L’invitée (She came to stay) by Simone de Beauvoir. Aged 20, I went to France for my language student’s ‘year abroad’, to the small town of Ambert in the Auvergne, as English assistant in the secondary school which served the town, surrounding villages and remote hamlets and farms. It was the loveliest place I’d ever seen – Autumn mists curled around mountains; a smell, a piercing clarity of nature I’d never known. And – back then, 30 years ago - a remoteness, an insularity, I’d never known either. France had empty spaces, isolated communities unknown in crowded England. These kids had no interest in learning English, and a foreigner was not welcome in town. I was so alone. Two of the previous three assistants hadn’t made it through the year, and I didn’t either. Meanwhile, in my lonely bedroom in the lycée, I devoured the contents of the town bookshop. These, blessedly, were serious literature, not the very limited stock I might have found in a small-town bookshop/stationer at home, and included the complete works of Simone de Beauvoir. I poured my lonely heart and mind into her several volumes of autobiography and her often autobiographical novels. I especially loved L’Invitée, clearly based on her own life with Jean-Paul Sartre, here transmuted into a famous theatre director. Told in the first person, the narrator struggles to accept her famous lover's charm, his groupies, his distaste for the countryside she loves, his ill-health. And it's a fascinating political and cultural portrait of France just before World War 2. All De Beauvoir’s books remain among my favourites.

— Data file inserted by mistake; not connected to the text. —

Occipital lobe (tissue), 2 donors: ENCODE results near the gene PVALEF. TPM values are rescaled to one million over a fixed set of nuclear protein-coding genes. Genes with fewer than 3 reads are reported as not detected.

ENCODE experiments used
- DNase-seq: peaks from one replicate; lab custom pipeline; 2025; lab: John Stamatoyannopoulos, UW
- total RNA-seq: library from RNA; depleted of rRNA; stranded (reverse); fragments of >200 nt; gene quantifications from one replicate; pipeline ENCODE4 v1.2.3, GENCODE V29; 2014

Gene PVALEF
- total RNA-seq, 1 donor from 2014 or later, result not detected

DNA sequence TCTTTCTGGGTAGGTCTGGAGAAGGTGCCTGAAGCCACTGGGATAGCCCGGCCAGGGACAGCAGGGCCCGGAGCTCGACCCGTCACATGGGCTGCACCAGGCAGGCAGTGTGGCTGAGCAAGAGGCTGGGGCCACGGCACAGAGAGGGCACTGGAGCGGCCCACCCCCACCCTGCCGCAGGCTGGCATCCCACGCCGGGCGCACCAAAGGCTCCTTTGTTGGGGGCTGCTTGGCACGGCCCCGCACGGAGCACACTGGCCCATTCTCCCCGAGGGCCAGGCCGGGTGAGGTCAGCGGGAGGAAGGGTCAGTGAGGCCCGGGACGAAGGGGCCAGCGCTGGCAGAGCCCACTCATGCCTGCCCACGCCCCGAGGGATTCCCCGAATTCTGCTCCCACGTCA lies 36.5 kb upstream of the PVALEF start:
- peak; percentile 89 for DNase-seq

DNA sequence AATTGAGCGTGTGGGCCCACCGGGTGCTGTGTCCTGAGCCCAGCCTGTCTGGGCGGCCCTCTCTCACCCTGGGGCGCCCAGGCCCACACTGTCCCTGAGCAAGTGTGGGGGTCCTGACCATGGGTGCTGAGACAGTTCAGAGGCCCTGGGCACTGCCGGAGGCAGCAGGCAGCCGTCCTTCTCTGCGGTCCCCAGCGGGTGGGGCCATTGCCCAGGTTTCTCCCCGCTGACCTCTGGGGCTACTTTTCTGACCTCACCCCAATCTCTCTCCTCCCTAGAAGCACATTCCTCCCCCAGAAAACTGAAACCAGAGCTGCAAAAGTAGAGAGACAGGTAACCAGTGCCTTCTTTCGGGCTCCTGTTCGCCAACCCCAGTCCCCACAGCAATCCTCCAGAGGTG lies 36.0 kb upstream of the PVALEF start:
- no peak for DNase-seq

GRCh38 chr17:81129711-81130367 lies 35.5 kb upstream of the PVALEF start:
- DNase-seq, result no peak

Rayuela (Hopscotch) by Julio Cortázar. A big fat experimental 1960s novel about exiled Argentinian revolutionaries in Paris. I’m not a huge fan of experimental, self-reflective novels, but this is the exception – never clever or difficult at the expense of heart and emotion; a great love story as much as a great game of fiction. I studied it in my last year at college. The famous Cambridge supervision, where one or two students have the (supposed) privilege of a weekly hour’s tete-a-tete with an expert in his/her chilly rooms in some venerable college. In the dark, old-fashioned sitting-room, over García Márquez and Cortázar, I fell for H, my supervision partner, as we grew entranced by the books and suppressed our giggles at Dr B, who came always in full riding kit and toyed pensively with his whip throughout our hour together. Some years later, when H and I moved in together and adopted a cat, we called her La Maga after the heroine of Rayuela.